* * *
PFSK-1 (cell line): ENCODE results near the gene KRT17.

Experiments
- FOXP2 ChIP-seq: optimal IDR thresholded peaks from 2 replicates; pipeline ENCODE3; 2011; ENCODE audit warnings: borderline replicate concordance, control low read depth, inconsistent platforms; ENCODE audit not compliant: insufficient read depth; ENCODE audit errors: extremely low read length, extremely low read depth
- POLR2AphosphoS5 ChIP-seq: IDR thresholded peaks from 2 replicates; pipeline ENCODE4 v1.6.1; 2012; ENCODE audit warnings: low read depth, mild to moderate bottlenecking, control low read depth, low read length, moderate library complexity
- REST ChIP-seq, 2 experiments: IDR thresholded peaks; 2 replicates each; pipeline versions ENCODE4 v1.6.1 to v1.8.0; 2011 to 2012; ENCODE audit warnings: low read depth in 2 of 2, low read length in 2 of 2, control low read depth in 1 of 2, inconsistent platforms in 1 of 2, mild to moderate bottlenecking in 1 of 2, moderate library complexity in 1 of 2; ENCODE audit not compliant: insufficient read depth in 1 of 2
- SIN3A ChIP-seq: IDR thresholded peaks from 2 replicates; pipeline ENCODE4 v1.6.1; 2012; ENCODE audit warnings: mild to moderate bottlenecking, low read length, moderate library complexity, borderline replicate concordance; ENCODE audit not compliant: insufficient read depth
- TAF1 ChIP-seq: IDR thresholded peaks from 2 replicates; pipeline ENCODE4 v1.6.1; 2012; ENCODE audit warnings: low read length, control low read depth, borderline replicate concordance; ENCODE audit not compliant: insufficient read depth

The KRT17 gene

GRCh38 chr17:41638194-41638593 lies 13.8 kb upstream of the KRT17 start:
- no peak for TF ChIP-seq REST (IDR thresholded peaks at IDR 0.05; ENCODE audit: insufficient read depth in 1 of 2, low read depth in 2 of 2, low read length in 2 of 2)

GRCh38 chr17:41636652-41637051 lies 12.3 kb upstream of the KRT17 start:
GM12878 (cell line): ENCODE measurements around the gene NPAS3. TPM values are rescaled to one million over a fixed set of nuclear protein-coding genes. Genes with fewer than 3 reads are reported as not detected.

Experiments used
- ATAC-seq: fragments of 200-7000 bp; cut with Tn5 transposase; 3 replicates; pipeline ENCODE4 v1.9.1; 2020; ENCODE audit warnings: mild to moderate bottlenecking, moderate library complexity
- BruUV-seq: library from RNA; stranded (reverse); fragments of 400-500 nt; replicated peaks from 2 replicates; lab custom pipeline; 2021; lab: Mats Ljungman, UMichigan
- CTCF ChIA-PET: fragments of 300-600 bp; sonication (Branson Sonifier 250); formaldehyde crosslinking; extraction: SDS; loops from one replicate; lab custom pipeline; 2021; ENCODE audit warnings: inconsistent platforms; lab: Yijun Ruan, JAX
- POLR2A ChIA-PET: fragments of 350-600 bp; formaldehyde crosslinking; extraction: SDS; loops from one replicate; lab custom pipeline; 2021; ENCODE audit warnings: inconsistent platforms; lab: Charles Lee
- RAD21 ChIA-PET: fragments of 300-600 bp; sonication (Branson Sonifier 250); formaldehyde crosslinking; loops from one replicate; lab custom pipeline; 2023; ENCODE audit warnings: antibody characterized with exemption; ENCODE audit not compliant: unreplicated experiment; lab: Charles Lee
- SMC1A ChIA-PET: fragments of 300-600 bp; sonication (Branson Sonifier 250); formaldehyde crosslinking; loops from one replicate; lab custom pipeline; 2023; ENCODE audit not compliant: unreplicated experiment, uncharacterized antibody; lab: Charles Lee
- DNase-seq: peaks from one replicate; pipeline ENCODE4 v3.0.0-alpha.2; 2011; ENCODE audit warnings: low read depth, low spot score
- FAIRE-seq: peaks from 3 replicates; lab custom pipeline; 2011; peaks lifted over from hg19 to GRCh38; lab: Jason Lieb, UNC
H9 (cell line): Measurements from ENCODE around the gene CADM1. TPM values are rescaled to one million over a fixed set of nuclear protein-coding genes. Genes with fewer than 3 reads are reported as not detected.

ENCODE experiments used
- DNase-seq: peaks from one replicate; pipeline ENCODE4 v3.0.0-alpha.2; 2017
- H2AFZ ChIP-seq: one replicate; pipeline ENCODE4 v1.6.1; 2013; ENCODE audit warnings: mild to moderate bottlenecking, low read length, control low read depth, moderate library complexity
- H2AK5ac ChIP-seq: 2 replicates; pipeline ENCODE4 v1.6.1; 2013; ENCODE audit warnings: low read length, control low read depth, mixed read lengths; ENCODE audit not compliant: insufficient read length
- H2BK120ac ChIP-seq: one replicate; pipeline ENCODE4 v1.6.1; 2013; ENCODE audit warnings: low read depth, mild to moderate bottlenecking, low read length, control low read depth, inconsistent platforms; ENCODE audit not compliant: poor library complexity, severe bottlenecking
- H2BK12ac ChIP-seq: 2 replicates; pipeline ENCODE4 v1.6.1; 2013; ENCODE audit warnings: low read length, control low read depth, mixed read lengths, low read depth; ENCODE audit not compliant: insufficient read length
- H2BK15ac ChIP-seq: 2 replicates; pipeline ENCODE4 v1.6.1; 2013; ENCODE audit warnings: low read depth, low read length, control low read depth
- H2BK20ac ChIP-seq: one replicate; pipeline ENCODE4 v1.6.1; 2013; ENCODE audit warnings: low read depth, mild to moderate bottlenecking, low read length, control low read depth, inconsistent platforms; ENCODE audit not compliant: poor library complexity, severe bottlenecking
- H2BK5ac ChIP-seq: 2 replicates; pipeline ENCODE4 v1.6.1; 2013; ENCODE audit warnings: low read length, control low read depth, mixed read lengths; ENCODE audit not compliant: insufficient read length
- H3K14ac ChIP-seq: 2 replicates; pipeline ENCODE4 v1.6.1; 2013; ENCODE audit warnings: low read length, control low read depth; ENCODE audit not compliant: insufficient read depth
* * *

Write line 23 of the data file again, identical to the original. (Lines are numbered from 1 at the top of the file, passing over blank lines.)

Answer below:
ENCODE experiments used